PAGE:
Photo Inspiration for March

At this time of year, the crows always return to nest in the trees at my children's school.


The street that the school sits on is lined on both sides with hefty horse chestnut trees. The crows reside in each of those trees, a community of raggedy nests and cawing neighbours. 


They're intelligent birds, majestic when seen in flight. They have ties to Norse mythology and Native American legends. They're also survivors, adapting to the spreading reach of mankind. Yet for all this, they are often dismissed as villains or henchmen. We have books about rabbits, otters, and owls, but crows rarely figure as heroes. 


Years ago, a fellow member of a writing class told me a story about crows. Nancy was quite elderly by this time, American with a slow, drawling accent. She and her husband had been posted in Burma for some years (her husband had some bureaucratic role). In the grounds of their home, an old, immense tree had housed a community of crows. She called them the crows' court because on occasion, she would find the pecked, bloody body of one of the crows at the base of the tree. She saw this as a sign that the dead individual had been judged by his peers and, for whatever reason, sentenced to death. This might sound brutal but is that so different to our world and our own judgements on each other?

If you hadn't guessed by now, I like crows. They make me think, imagine, and stretch my mind into another world. They give me a reason to lift my eyes from the pavement under my feet.

What about you? What do crows mean to you? What do they inspire you to write?

Comments

  1. My mom gets a lot of crows in her yard. She lives on a mountain with tons of trees. We don't get as many here, but I love to watch them.

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  2. We have a whole flock of crows in the trees round our house but I'm sorry big black birds with nasty dead-looking eyes give me the creeps.

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    1. I always find them very interesting.

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  3. I remember reading an article years ago about a hidden but huge crow community in a certain city and how intelligent they are and the complexity of their social and economic systems. So I have no trouble believing they have judicial courts. And yes, they are appently highly adaptable. I imagine these birds are close observers of human behavior. Lots of material here for some good stories!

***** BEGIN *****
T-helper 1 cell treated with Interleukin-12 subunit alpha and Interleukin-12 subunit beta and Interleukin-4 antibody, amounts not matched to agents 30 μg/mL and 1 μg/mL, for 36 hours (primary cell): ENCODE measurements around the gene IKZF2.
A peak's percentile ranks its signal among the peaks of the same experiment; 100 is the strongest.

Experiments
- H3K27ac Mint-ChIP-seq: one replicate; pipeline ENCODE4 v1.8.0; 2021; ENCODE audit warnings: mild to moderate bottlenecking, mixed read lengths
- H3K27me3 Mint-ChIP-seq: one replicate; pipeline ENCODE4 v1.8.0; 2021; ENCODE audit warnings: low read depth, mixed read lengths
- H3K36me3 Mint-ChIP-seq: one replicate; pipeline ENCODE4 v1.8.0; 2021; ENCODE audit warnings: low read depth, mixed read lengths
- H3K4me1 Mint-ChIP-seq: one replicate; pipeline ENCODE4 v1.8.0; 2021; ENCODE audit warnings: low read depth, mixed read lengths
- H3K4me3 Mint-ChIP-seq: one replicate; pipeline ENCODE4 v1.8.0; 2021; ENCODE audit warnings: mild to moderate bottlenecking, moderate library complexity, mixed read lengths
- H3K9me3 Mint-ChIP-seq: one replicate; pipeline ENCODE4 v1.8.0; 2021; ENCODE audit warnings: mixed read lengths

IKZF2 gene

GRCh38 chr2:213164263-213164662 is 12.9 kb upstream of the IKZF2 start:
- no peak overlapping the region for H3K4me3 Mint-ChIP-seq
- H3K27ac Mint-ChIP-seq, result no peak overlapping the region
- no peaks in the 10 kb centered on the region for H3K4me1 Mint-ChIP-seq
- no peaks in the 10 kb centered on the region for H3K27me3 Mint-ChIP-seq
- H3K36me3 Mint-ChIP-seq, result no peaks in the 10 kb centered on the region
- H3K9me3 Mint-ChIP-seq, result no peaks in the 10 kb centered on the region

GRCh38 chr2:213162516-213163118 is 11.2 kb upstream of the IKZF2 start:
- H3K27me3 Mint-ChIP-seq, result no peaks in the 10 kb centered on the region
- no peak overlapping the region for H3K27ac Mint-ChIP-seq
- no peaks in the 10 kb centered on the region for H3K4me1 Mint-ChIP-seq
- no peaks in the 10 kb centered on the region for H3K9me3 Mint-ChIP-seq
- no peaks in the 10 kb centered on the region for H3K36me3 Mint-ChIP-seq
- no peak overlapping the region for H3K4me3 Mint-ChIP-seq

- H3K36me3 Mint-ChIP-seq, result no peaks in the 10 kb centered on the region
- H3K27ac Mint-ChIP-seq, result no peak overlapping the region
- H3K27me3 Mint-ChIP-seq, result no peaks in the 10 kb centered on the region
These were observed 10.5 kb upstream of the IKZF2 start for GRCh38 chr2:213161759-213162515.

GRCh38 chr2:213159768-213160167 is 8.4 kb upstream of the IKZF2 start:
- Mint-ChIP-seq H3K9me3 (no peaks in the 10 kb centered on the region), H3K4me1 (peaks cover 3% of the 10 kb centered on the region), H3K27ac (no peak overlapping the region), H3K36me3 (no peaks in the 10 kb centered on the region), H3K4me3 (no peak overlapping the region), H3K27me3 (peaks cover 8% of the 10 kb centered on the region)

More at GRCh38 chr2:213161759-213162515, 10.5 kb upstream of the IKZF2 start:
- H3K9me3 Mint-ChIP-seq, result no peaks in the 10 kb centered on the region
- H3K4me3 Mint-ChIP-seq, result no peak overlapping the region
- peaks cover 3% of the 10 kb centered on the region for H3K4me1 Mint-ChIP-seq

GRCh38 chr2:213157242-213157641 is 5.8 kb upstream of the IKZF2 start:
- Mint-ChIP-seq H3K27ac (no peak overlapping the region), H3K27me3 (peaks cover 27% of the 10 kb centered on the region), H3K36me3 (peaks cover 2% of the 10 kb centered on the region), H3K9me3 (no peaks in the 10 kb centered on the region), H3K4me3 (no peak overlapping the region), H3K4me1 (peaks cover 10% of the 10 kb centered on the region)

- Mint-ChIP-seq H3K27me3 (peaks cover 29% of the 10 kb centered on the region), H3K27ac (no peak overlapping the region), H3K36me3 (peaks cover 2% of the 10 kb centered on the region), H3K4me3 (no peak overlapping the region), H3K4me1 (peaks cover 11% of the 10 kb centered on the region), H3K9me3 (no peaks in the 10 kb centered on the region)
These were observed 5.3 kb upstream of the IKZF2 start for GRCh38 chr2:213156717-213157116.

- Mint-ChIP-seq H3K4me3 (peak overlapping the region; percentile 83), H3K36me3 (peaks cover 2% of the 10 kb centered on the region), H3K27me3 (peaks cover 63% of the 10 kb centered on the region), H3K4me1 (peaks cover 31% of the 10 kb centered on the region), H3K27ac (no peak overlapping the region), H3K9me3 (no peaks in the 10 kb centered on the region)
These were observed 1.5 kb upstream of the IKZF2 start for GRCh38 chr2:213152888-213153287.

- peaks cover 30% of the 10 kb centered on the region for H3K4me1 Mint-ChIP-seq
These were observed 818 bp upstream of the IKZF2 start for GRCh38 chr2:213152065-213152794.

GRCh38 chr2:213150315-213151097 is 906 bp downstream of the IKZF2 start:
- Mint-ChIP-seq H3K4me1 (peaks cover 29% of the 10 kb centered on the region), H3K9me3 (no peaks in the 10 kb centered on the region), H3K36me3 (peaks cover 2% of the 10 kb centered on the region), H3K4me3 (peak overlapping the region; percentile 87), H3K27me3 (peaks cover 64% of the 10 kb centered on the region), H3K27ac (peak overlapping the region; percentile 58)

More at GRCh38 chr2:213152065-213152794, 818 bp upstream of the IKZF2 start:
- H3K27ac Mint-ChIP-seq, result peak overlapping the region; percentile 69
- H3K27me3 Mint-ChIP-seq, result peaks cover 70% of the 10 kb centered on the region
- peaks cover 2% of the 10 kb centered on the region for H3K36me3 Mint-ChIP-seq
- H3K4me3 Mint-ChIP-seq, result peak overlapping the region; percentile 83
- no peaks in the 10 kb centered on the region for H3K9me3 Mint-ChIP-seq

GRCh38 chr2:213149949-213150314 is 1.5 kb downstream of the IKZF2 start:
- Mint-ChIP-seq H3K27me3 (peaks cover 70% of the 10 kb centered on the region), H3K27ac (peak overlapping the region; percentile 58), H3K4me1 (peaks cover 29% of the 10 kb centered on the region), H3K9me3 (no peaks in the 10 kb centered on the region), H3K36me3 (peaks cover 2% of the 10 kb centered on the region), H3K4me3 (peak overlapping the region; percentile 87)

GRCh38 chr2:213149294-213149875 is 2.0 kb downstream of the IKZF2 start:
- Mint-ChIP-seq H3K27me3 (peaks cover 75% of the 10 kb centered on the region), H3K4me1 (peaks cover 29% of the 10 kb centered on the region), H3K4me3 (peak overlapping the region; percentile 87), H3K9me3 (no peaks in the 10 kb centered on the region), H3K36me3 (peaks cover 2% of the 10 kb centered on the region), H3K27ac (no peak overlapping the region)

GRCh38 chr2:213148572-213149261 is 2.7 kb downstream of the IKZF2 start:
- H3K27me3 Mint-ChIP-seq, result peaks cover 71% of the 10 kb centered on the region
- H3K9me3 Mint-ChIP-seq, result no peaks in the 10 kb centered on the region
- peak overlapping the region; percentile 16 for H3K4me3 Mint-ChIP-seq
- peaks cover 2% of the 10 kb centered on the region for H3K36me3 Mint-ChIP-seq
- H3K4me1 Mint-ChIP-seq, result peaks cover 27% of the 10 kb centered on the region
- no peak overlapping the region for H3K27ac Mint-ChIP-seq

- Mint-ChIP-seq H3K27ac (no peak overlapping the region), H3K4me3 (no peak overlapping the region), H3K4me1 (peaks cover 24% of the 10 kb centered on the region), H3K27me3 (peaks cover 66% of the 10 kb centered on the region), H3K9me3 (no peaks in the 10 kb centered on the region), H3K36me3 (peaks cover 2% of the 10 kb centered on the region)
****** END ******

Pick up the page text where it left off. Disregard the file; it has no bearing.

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    1. That's brilliant, Carol. Lots of material, yes.

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  4. I like crows. We have a neighborhood of birds behind our home.. robins, blue jays, cardinals, these beautiful gray and white ones with long tail feathers... and you guessed it, crows. Everyone seems to hate them but I've grown to really enjoy their presence. We even nicknamed one "Freddie" because he seems like a Freddie to us and comes right along our windowsill and peers inside, waiting for us to feed them. He even tries to move our shade open with his beak if the main window is up. Magnificent little creature, indeed.

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    1. We have lots of different birds in our garden too - think it could be because of the lack of gardening. The lawn is a bit of a field at the moment. Crows have great character, don't they?

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